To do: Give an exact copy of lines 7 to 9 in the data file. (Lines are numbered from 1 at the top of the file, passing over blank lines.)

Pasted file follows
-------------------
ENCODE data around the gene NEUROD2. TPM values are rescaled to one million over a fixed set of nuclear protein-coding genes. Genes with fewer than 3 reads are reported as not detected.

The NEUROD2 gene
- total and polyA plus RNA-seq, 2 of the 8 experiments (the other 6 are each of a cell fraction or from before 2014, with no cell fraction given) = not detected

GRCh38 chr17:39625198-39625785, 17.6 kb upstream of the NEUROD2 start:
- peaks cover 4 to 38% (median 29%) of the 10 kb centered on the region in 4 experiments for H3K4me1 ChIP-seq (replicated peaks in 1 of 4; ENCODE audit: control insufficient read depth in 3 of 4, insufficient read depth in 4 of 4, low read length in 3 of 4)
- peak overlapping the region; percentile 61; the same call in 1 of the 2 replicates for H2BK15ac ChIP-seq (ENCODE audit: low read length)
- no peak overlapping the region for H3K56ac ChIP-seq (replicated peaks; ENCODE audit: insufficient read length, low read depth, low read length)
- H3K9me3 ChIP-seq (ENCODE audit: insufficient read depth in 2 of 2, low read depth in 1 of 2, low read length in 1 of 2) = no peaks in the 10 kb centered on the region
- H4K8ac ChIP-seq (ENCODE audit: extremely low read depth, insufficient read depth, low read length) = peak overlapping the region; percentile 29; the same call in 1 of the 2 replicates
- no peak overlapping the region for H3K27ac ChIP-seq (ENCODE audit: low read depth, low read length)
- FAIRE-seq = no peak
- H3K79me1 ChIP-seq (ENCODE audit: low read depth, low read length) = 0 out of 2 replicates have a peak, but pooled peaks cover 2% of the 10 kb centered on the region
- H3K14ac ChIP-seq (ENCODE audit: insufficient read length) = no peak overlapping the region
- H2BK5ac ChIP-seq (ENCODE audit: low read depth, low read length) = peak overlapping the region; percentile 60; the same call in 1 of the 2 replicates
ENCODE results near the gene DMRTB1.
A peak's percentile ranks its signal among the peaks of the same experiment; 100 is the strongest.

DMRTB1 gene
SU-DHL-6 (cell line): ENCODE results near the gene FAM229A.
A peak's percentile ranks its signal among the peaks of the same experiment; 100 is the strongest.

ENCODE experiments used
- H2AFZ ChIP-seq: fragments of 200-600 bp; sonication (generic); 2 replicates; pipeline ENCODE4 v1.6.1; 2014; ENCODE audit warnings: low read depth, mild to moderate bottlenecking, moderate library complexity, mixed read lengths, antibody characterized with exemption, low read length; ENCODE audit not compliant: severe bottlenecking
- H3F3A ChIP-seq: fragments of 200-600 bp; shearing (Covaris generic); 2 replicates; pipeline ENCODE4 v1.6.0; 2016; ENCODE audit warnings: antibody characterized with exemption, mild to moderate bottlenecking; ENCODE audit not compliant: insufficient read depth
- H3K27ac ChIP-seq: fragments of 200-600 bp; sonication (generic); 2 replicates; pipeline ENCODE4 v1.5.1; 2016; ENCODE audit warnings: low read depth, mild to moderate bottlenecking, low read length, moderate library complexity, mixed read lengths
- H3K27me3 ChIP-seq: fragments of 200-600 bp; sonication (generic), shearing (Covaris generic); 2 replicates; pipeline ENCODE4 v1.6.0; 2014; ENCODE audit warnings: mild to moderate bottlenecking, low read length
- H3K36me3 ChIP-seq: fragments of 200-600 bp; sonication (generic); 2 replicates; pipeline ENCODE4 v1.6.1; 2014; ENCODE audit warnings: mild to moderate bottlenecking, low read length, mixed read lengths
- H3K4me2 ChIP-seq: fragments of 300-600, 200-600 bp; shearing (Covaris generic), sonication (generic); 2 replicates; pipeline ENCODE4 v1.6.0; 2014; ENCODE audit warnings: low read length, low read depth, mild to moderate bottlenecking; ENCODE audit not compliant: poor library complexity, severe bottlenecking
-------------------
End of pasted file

- no peak overlapping the region for H3K56ac ChIP-seq (replicated peaks; ENCODE audit: insufficient read length, low read depth, low read length)
- H3K9me3 ChIP-seq (ENCODE audit: insufficient read depth in 2 of 2, low read depth in 1 of 2, low read length in 1 of 2) = no peaks in the 10 kb centered on the region
- H4K8ac ChIP-seq (ENCODE audit: extremely low read depth, insufficient read depth, low read length) = peak overlapping the region; percentile 29; the same call in 1 of the 2 replicates